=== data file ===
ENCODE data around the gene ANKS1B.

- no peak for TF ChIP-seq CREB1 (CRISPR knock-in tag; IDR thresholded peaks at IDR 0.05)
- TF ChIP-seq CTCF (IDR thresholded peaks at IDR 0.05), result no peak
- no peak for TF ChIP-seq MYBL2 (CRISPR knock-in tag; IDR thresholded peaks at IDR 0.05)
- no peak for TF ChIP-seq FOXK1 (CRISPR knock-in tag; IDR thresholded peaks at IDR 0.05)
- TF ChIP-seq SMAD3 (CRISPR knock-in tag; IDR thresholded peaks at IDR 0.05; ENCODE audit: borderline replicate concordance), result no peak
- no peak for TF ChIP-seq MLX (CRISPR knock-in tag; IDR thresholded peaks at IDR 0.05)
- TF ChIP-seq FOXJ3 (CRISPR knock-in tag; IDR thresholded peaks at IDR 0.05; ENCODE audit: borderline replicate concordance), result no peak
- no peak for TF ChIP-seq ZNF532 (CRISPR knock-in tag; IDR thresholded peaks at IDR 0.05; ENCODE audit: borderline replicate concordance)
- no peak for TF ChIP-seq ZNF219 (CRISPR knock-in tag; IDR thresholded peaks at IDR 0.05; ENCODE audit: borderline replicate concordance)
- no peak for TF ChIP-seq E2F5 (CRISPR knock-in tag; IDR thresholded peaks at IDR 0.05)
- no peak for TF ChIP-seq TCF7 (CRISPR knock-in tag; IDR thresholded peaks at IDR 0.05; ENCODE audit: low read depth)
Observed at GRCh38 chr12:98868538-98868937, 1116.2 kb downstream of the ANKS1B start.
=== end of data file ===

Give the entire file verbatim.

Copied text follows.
ENCODE data around the gene ANKS1B.

- no peak for TF ChIP-seq CREB1 (CRISPR knock-in tag; IDR thresholded peaks at IDR 0.05)
- TF ChIP-seq CTCF (IDR thresholded peaks at IDR 0.05), result no peak
- no peak for TF ChIP-seq MYBL2 (CRISPR knock-in tag; IDR thresholded peaks at IDR 0.05)
- no peak for TF ChIP-seq FOXK1 (CRISPR knock-in tag; IDR thresholded peaks at IDR 0.05)
- TF ChIP-seq SMAD3 (CRISPR knock-in tag; IDR thresholded peaks at IDR 0.05; ENCODE audit: borderline replicate concordance), result no peak
- no peak for TF ChIP-seq MLX (CRISPR knock-in tag; IDR thresholded peaks at IDR 0.05)
- TF ChIP-seq FOXJ3 (CRISPR knock-in tag; IDR thresholded peaks at IDR 0.05; ENCODE audit: borderline replicate concordance), result no peak
- no peak for TF ChIP-seq ZNF532 (CRISPR knock-in tag; IDR thresholded peaks at IDR 0.05; ENCODE audit: borderline replicate concordance)
- no peak for TF ChIP-seq ZNF219 (CRISPR knock-in tag; IDR thresholded peaks at IDR 0.05; ENCODE audit: borderline replicate concordance)
- no peak for TF ChIP-seq E2F5 (CRISPR knock-in tag; IDR thresholded peaks at IDR 0.05)
- no peak for TF ChIP-seq TCF7 (CRISPR knock-in tag; IDR thresholded peaks at IDR 0.05; ENCODE audit: low read depth)
Observed at GRCh38 chr12:98868538-98868937, 1116.2 kb downstream of the ANKS1B start.